An Empirical Study of Regression Test Selection Techniques
T. L. Graves, M. J. Harrold, J.-M. Kim, A. Porter, and G. Rothermel
ACM Transactions on Software Engineering and Methodology
V. 10, no. 2, April 2001, pages 184-208.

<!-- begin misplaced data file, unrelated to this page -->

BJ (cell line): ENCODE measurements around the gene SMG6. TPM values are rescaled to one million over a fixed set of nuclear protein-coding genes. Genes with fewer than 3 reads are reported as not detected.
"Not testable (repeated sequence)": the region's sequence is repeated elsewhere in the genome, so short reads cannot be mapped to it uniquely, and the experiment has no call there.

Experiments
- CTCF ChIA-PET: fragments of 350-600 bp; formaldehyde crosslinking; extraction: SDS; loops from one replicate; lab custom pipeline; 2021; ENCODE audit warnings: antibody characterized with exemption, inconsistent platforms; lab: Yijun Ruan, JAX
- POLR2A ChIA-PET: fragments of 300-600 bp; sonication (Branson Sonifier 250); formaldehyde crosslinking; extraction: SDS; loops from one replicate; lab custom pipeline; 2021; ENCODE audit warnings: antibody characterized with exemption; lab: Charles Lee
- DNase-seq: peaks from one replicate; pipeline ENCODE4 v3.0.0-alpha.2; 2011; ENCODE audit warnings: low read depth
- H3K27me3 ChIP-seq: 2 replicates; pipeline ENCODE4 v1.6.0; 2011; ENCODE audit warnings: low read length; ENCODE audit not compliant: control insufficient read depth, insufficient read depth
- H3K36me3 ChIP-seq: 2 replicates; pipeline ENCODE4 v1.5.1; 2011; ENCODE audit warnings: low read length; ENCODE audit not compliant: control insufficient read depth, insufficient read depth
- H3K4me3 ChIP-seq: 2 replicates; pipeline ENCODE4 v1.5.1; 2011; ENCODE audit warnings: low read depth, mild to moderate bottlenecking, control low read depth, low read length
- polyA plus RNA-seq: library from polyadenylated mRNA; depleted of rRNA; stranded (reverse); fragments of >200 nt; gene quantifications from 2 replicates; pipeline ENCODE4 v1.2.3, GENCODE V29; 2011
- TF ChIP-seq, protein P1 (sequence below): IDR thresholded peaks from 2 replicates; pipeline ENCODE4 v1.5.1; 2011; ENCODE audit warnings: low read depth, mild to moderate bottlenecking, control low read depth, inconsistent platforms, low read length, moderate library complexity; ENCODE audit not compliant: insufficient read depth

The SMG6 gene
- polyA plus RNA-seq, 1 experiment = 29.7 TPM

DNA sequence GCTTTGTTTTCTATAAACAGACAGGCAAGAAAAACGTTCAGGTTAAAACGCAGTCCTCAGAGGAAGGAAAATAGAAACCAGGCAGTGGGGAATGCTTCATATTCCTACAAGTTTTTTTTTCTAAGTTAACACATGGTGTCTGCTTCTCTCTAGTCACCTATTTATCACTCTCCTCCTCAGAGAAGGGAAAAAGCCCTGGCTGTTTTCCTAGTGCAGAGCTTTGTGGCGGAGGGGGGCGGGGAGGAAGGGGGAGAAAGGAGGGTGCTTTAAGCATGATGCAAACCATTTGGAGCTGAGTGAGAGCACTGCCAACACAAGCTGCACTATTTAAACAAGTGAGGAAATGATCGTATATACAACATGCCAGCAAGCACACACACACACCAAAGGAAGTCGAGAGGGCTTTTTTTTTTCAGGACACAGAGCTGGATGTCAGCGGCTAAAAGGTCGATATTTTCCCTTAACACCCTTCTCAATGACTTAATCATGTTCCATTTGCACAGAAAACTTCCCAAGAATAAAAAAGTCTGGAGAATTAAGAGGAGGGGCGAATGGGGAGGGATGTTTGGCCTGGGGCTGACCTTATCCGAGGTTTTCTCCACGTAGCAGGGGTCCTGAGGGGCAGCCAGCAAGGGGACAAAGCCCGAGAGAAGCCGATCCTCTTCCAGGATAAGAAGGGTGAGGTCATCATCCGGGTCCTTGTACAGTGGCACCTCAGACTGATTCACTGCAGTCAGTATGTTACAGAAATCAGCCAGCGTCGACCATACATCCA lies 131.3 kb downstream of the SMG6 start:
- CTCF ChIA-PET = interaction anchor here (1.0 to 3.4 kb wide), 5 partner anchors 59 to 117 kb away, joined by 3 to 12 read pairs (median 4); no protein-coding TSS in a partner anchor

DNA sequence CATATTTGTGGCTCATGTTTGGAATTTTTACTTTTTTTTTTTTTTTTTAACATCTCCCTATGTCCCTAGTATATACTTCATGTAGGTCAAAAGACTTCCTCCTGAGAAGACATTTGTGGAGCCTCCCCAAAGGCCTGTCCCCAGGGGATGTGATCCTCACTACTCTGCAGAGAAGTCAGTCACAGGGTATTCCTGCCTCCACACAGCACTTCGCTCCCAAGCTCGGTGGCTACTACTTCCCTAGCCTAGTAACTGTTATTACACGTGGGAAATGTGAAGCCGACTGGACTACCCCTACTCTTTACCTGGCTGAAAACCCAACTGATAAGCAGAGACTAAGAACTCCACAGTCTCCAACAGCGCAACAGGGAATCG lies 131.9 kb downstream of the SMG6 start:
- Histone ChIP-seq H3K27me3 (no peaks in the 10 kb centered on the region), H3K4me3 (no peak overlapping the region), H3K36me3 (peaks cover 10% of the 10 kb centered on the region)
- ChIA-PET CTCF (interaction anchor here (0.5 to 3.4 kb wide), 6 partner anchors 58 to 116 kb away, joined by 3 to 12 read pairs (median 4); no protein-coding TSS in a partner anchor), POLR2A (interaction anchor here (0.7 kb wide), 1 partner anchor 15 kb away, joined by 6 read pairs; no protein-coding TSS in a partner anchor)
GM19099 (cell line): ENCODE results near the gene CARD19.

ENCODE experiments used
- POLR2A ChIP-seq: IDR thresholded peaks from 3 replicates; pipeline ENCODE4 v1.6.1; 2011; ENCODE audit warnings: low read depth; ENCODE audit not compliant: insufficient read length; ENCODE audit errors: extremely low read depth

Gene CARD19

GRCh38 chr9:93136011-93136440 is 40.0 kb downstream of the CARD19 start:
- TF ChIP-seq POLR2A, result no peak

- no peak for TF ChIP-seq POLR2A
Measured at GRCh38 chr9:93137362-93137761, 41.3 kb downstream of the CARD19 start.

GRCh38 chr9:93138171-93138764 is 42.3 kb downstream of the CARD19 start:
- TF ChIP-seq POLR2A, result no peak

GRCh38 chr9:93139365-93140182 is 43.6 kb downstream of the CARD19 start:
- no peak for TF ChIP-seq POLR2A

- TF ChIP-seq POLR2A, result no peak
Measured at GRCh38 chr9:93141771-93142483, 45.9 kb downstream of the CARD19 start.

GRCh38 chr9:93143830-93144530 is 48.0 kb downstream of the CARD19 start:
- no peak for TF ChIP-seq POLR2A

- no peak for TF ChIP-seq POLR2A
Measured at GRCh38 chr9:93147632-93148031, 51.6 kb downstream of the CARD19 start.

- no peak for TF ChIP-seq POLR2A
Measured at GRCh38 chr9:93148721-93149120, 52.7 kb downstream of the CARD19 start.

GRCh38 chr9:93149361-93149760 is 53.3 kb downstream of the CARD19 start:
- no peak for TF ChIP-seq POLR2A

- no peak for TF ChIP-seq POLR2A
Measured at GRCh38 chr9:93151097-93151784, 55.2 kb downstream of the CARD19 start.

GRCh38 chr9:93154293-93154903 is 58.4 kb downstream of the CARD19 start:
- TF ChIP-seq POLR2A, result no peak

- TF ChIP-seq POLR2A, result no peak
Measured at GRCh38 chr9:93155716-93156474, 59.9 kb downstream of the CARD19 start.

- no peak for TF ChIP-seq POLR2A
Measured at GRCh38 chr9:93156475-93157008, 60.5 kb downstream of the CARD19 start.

Regression testing is the process of validating modified software to detect whether new errors have been introduced into previously tested code and to provide confidence that modifications are correct. Since regression testing is an expensive process, researchers have proposed regression test selection techniques as a way to reduce some of this expense. These techniques attempt to reduce costs by selecting and running only a subset of the test cases in a program's existing test suite. Although there have been some analytical and empirical evaluations of individual techniques, to our knowledge only one comparative study, focusing on one aspect of two of these techniques, has been reported in the literature. We conducted an experiment to examine the relative costs and benefits of several regression test selection techniques. The experiment examined five techniques for reusing test cases, focusing on their relative abilities to reduce regression testing effort and uncover faults in modified programs. Our results highlight several differences between the techniques, and expose essential tradeoffs that should be considered when choosing a technique for practical application.